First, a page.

Nintendo’s next system matches the performance of PS4 and Xbox One

Add Activision Blizzard to the list of third-party developers who know about the next Nintendo console. A new report from The Verge reveals internal emails that reveal the developer was informed about the future successor to the Nintendo Switch last year.

These emails are from 2022 and show a number of executives (like CEO Bobby Kotick) discussing the next generation system. Although much of it is redacted, it is said that the performance of the unnamed system (called “Switch NG” in the emails) will be comparable to the Xbox One and PlayStation 4.

As far as which Xbox One and PS4, that is currently unclear. In the previous generation, each console notably received higher-end models in the form of the Xbox One X and PlayStation 4 Pro, both of which featured improved hardware specifications.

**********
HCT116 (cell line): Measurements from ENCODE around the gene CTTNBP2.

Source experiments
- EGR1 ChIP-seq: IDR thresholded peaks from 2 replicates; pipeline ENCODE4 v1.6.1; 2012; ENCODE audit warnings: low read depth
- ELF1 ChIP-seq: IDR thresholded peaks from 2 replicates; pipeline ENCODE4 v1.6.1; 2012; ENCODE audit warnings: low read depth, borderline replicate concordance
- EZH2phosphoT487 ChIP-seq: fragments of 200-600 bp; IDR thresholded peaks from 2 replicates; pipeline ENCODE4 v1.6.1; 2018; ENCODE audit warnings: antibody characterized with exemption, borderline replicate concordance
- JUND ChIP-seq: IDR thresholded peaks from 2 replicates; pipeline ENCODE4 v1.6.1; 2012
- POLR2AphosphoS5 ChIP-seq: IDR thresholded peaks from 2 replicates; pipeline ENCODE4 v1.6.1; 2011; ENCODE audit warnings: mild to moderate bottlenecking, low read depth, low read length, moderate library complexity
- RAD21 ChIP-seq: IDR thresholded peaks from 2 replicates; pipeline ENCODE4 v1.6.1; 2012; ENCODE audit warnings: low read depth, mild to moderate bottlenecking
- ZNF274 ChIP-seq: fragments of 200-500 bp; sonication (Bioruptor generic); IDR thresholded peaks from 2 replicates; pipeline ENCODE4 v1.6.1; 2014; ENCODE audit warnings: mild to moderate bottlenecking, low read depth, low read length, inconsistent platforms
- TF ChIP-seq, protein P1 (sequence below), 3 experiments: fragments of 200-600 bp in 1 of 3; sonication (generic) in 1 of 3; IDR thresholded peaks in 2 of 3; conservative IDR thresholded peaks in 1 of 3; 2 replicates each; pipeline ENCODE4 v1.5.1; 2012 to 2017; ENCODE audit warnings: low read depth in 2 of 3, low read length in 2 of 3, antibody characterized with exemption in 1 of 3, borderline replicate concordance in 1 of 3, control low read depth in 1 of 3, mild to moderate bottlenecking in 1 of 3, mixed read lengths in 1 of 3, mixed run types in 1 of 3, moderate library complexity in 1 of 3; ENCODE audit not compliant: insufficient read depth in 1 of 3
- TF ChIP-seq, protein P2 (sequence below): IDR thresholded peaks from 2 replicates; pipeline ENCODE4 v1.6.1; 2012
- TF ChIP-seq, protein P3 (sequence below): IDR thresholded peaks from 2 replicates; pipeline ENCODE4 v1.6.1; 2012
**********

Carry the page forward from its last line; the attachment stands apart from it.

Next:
Based on Activision Blizzard’s previous releases on these systems, it is believed that this could result in “something compelling” for the Nintendo console. However, for this to happen, “early access to development hardware prototypes would have to be ensured and this must be demonstrated at an early stage”.

All eyes are on the new Nintendo console

It’s not uncommon for console manufacturers to reveal their new system to third-party studios, but for Activision Blizzard this is particularly important. In December 2022, Microsoft promised to bring Activision’s Call of Duty games to Nintendo systems for the next decade if the company acquired the publisher.

And during Microsoft’s trial with the FTC earlier this year, Kotick admitted that his company “missed the opportunity” to bring the franchise to the Switch.

When asked by the FTC about the chances of releasing Call of Duty games on a future Nintendo console, Kotick said it would be possible if Activision Blizzard received “detailed specifications.”

Details on the Switch successor are currently scarce, but it is reported that the system will launch sometime in late 2024. Last week, a patent filing suggested that the system’s controllers will use magnetic fields, potentially eliminating the stick drift problem that has plagued the Switch for years.

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